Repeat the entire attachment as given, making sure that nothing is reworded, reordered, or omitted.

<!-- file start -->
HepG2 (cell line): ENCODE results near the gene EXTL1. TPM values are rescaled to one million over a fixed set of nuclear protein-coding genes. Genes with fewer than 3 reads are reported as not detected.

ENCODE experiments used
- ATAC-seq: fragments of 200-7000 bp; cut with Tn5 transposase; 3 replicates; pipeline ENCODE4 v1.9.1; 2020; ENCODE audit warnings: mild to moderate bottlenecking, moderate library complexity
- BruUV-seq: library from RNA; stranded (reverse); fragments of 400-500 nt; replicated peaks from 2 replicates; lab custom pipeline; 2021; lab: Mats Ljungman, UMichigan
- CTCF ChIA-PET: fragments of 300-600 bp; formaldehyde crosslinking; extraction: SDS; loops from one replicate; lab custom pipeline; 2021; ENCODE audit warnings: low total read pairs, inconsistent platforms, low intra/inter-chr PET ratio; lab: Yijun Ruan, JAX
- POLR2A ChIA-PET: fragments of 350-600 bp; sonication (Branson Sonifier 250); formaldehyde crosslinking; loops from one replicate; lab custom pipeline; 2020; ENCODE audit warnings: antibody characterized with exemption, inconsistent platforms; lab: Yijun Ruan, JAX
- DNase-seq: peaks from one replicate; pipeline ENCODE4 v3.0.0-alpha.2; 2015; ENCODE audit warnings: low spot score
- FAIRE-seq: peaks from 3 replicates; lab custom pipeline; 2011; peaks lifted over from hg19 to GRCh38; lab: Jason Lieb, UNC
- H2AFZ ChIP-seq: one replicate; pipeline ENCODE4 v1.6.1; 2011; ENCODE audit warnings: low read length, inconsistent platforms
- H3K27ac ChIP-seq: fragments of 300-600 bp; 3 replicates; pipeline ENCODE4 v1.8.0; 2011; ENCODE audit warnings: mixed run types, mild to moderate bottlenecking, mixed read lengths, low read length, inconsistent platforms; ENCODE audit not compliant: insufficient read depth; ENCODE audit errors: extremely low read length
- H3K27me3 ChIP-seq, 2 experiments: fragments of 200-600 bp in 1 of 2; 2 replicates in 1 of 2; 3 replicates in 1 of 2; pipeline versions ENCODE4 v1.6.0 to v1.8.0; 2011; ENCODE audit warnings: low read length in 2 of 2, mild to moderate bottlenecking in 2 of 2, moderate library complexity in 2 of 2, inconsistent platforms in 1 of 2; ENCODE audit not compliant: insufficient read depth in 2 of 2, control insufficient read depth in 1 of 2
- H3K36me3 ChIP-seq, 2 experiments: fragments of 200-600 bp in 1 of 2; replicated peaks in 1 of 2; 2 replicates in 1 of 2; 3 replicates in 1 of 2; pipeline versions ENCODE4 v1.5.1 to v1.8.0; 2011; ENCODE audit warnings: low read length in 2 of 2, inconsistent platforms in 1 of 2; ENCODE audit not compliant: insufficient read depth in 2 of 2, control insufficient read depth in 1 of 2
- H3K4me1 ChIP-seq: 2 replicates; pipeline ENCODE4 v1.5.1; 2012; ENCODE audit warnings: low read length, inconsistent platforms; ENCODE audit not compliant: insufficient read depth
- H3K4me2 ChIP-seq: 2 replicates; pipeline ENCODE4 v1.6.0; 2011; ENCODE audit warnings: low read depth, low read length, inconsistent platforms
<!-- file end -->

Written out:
HepG2 (cell line): ENCODE results near the gene EXTL1. TPM values are rescaled to one million over a fixed set of nuclear protein-coding genes. Genes with fewer than 3 reads are reported as not detected.

ENCODE experiments used
- ATAC-seq: fragments of 200-7000 bp; cut with Tn5 transposase; 3 replicates; pipeline ENCODE4 v1.9.1; 2020; ENCODE audit warnings: mild to moderate bottlenecking, moderate library complexity
- BruUV-seq: library from RNA; stranded (reverse); fragments of 400-500 nt; replicated peaks from 2 replicates; lab custom pipeline; 2021; lab: Mats Ljungman, UMichigan
- CTCF ChIA-PET: fragments of 300-600 bp; formaldehyde crosslinking; extraction: SDS; loops from one replicate; lab custom pipeline; 2021; ENCODE audit warnings: low total read pairs, inconsistent platforms, low intra/inter-chr PET ratio; lab: Yijun Ruan, JAX
- POLR2A ChIA-PET: fragments of 350-600 bp; sonication (Branson Sonifier 250); formaldehyde crosslinking; loops from one replicate; lab custom pipeline; 2020; ENCODE audit warnings: antibody characterized with exemption, inconsistent platforms; lab: Yijun Ruan, JAX
- DNase-seq: peaks from one replicate; pipeline ENCODE4 v3.0.0-alpha.2; 2015; ENCODE audit warnings: low spot score
- FAIRE-seq: peaks from 3 replicates; lab custom pipeline; 2011; peaks lifted over from hg19 to GRCh38; lab: Jason Lieb, UNC
- H2AFZ ChIP-seq: one replicate; pipeline ENCODE4 v1.6.1; 2011; ENCODE audit warnings: low read length, inconsistent platforms
- H3K27ac ChIP-seq: fragments of 300-600 bp; 3 replicates; pipeline ENCODE4 v1.8.0; 2011; ENCODE audit warnings: mixed run types, mild to moderate bottlenecking, mixed read lengths, low read length, inconsistent platforms; ENCODE audit not compliant: insufficient read depth; ENCODE audit errors: extremely low read length
- H3K27me3 ChIP-seq, 2 experiments: fragments of 200-600 bp in 1 of 2; 2 replicates in 1 of 2; 3 replicates in 1 of 2; pipeline versions ENCODE4 v1.6.0 to v1.8.0; 2011; ENCODE audit warnings: low read length in 2 of 2, mild to moderate bottlenecking in 2 of 2, moderate library complexity in 2 of 2, inconsistent platforms in 1 of 2; ENCODE audit not compliant: insufficient read depth in 2 of 2, control insufficient read depth in 1 of 2
- H3K36me3 ChIP-seq, 2 experiments: fragments of 200-600 bp in 1 of 2; replicated peaks in 1 of 2; 2 replicates in 1 of 2; 3 replicates in 1 of 2; pipeline versions ENCODE4 v1.5.1 to v1.8.0; 2011; ENCODE audit warnings: low read length in 2 of 2, inconsistent platforms in 1 of 2; ENCODE audit not compliant: insufficient read depth in 2 of 2, control insufficient read depth in 1 of 2
- H3K4me1 ChIP-seq: 2 replicates; pipeline ENCODE4 v1.5.1; 2012; ENCODE audit warnings: low read length, inconsistent platforms; ENCODE audit not compliant: insufficient read depth
- H3K4me2 ChIP-seq: 2 replicates; pipeline ENCODE4 v1.6.0; 2011; ENCODE audit warnings: low read depth, low read length, inconsistent platforms